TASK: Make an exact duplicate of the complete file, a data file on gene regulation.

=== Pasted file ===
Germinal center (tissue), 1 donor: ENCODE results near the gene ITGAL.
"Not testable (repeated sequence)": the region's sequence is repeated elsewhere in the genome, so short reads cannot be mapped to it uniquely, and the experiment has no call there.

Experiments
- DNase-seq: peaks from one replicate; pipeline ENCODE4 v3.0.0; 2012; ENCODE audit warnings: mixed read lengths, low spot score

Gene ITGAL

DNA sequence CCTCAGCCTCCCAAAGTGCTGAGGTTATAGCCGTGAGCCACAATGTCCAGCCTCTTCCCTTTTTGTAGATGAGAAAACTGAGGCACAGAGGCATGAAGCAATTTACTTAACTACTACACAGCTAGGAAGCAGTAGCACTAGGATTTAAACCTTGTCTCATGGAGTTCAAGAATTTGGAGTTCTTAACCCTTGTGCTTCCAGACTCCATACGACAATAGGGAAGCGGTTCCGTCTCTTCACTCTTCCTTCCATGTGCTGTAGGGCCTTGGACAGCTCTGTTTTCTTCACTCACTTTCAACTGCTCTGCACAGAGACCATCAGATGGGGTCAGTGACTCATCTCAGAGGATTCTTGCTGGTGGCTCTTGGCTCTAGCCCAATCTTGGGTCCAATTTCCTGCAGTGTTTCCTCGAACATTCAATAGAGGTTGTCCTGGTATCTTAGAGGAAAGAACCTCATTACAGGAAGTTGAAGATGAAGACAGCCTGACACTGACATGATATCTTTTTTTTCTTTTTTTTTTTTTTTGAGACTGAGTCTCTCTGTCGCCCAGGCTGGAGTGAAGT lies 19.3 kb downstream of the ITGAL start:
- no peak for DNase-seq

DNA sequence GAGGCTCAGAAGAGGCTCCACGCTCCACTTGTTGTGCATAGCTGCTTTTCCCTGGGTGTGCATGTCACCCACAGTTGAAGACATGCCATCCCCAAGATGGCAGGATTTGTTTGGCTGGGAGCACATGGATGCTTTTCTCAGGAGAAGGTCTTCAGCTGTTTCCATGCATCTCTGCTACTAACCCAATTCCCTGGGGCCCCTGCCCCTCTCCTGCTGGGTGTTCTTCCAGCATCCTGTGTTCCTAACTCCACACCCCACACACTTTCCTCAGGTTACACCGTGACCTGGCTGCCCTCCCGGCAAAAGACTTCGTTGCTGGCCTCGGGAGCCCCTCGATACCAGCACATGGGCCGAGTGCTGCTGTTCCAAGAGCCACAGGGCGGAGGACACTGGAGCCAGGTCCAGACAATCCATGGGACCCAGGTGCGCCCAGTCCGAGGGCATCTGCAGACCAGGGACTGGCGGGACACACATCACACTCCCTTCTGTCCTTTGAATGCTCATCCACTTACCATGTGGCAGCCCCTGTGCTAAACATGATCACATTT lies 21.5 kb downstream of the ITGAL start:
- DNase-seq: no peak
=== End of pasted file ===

Germinal center (tissue), 1 donor: ENCODE results near the gene ITGAL.
"Not testable (repeated sequence)": the region's sequence is repeated elsewhere in the genome, so short reads cannot be mapped to it uniquely, and the experiment has no call there.

Experiments
- DNase-seq: peaks from one replicate; pipeline ENCODE4 v3.0.0; 2012; ENCODE audit warnings: mixed read lengths, low spot score

Gene ITGAL

DNA sequence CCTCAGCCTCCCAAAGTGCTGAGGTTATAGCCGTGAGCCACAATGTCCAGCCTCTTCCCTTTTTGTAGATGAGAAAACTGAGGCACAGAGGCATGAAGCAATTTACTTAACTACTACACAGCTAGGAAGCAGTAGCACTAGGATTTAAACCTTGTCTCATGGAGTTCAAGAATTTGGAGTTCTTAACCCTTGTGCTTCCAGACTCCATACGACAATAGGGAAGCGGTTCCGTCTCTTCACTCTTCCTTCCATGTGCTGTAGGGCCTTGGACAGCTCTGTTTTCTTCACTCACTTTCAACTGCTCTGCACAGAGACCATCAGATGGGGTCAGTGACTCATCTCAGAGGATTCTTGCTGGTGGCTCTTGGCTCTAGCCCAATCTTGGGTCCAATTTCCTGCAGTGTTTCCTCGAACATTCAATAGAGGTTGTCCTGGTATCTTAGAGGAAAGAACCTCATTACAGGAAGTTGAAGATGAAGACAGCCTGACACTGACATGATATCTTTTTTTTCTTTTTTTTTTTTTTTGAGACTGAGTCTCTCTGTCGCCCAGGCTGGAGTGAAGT lies 19.3 kb downstream of the ITGAL start:
- no peak for DNase-seq

DNA sequence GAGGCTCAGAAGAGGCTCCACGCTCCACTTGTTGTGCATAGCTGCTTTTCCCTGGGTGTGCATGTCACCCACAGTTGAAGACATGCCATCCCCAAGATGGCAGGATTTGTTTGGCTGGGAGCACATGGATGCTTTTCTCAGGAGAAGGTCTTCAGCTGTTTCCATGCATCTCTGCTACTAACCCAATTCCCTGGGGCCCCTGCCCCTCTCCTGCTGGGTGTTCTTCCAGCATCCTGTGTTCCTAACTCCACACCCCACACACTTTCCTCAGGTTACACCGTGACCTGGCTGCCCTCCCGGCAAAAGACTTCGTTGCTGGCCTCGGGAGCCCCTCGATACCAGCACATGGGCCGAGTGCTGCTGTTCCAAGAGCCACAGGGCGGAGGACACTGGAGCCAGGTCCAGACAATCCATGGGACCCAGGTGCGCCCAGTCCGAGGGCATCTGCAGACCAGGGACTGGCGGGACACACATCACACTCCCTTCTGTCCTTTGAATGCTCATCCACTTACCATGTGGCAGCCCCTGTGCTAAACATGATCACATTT lies 21.5 kb downstream of the ITGAL start:
- DNase-seq: no peak